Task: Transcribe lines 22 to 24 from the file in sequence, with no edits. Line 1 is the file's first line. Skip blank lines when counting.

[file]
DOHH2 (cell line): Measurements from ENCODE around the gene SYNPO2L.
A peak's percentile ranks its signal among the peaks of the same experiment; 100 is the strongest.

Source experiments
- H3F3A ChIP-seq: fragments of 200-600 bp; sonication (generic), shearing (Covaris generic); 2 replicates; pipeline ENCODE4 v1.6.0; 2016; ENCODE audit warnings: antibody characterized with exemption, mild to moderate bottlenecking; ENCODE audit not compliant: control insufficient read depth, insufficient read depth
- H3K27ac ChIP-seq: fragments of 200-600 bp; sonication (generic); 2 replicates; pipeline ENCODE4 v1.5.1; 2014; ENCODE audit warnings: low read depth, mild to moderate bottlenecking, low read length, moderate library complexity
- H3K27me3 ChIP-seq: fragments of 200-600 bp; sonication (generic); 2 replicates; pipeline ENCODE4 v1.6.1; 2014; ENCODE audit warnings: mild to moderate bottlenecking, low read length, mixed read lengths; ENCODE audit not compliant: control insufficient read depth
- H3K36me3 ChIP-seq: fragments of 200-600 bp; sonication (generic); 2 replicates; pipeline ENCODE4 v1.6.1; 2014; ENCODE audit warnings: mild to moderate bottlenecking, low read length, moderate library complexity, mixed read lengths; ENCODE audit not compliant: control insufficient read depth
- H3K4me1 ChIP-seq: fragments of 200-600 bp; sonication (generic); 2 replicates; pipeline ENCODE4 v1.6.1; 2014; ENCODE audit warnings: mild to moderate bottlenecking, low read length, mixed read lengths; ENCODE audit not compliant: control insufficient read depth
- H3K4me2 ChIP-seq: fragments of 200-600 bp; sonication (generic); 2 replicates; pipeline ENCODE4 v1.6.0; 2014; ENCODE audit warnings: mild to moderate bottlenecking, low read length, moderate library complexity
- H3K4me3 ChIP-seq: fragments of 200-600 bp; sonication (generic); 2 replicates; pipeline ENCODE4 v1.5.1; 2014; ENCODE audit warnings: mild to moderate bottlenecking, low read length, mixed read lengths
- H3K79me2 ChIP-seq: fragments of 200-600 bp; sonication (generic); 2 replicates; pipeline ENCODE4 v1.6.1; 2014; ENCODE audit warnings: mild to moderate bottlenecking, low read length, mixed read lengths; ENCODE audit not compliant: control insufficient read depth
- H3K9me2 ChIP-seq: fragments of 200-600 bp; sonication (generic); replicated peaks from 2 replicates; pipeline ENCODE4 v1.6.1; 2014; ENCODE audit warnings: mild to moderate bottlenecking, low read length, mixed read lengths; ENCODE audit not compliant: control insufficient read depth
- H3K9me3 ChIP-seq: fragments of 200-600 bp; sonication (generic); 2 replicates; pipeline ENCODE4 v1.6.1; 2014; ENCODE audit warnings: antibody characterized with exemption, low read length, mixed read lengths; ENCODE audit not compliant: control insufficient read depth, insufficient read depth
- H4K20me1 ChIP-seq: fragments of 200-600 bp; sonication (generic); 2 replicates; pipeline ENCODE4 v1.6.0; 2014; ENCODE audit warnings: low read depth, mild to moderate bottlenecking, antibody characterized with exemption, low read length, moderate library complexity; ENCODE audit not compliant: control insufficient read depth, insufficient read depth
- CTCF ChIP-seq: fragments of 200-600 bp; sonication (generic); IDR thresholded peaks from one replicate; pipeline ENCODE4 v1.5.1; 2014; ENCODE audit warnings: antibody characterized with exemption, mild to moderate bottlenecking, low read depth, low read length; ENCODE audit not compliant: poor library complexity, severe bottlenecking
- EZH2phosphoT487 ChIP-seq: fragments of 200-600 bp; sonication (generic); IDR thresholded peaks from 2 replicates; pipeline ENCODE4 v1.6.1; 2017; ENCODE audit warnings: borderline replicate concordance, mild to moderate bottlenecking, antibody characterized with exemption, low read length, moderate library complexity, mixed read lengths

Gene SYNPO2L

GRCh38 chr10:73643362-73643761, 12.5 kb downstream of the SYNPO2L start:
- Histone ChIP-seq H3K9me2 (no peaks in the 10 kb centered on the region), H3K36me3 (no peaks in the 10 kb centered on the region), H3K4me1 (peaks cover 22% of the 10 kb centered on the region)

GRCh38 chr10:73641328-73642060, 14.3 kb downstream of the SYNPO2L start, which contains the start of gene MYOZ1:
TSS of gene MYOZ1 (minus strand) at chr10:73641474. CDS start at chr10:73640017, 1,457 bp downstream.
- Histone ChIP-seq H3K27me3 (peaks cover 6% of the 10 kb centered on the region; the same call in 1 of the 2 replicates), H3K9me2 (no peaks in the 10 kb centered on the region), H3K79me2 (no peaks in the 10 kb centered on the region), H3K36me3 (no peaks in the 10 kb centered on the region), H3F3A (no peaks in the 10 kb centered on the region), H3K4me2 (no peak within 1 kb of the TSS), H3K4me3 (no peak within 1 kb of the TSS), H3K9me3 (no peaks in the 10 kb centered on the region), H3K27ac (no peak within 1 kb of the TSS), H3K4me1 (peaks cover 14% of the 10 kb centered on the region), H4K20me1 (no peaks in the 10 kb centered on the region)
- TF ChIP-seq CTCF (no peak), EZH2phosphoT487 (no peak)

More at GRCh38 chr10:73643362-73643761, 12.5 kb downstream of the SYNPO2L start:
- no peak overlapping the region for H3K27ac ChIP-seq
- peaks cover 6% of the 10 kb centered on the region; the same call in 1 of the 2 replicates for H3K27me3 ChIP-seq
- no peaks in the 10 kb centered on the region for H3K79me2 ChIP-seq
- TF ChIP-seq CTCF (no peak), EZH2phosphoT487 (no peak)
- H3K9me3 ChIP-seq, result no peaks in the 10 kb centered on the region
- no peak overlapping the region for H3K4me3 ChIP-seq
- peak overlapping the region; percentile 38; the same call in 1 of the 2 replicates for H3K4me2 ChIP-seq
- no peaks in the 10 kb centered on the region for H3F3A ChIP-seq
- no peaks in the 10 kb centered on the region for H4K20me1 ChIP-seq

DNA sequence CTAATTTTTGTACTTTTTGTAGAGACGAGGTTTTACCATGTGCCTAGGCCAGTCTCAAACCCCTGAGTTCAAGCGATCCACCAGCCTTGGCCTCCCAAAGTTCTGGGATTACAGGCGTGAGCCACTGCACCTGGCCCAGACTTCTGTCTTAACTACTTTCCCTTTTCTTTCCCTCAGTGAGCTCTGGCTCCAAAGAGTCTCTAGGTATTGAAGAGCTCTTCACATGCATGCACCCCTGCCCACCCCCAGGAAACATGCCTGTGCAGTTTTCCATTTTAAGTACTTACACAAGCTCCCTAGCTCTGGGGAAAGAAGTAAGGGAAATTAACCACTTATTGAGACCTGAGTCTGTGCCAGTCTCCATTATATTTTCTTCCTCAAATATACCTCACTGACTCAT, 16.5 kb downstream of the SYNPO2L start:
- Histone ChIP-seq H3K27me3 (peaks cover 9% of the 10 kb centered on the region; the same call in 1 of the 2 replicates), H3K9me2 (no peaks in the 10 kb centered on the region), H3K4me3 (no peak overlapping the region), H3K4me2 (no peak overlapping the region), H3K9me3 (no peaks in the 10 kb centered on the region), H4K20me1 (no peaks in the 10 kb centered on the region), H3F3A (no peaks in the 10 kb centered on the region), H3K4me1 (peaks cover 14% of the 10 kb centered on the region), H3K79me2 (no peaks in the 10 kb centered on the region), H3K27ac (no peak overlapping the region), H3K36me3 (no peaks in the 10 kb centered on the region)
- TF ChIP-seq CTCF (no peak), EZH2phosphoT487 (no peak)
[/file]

- Histone ChIP-seq H3K27me3 (peaks cover 6% of the 10 kb centered on the region; the same call in 1 of the 2 replicates), H3K9me2 (no peaks in the 10 kb centered on the region), H3K79me2 (no peaks in the 10 kb centered on the region), H3K36me3 (no peaks in the 10 kb centered on the region), H3F3A (no peaks in the 10 kb centered on the region), H3K4me2 (no peak within 1 kb of the TSS), H3K4me3 (no peak within 1 kb of the TSS), H3K9me3 (no peaks in the 10 kb centered on the region), H3K27ac (no peak within 1 kb of the TSS), H3K4me1 (peaks cover 14% of the 10 kb centered on the region), H4K20me1 (no peaks in the 10 kb centered on the region)
- TF ChIP-seq CTCF (no peak), EZH2phosphoT487 (no peak)

More at GRCh38 chr10:73643362-73643761, 12.5 kb downstream of the SYNPO2L start: